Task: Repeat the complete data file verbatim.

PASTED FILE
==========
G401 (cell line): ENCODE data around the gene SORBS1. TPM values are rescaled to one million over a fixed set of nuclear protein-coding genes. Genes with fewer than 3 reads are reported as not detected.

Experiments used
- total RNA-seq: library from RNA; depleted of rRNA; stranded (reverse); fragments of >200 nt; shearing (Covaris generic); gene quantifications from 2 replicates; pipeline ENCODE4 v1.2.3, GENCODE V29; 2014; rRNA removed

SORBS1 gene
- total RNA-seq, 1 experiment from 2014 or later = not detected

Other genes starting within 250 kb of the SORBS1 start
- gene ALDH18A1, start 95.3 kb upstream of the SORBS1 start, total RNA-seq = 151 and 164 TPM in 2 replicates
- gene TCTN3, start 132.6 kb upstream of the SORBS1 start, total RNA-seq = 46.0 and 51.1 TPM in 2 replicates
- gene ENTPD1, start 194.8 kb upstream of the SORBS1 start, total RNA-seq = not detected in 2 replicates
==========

G401 (cell line): ENCODE data around the gene SORBS1. TPM values are rescaled to one million over a fixed set of nuclear protein-coding genes. Genes with fewer than 3 reads are reported as not detected.

Experiments used
- total RNA-seq: library from RNA; depleted of rRNA; stranded (reverse); fragments of >200 nt; shearing (Covaris generic); gene quantifications from 2 replicates; pipeline ENCODE4 v1.2.3, GENCODE V29; 2014; rRNA removed

SORBS1 gene
- total RNA-seq, 1 experiment from 2014 or later = not detected

Other genes starting within 250 kb of the SORBS1 start
- gene ALDH18A1, start 95.3 kb upstream of the SORBS1 start, total RNA-seq = 151 and 164 TPM in 2 replicates
- gene TCTN3, start 132.6 kb upstream of the SORBS1 start, total RNA-seq = 46.0 and 51.1 TPM in 2 replicates
- gene ENTPD1, start 194.8 kb upstream of the SORBS1 start, total RNA-seq = not detected in 2 replicates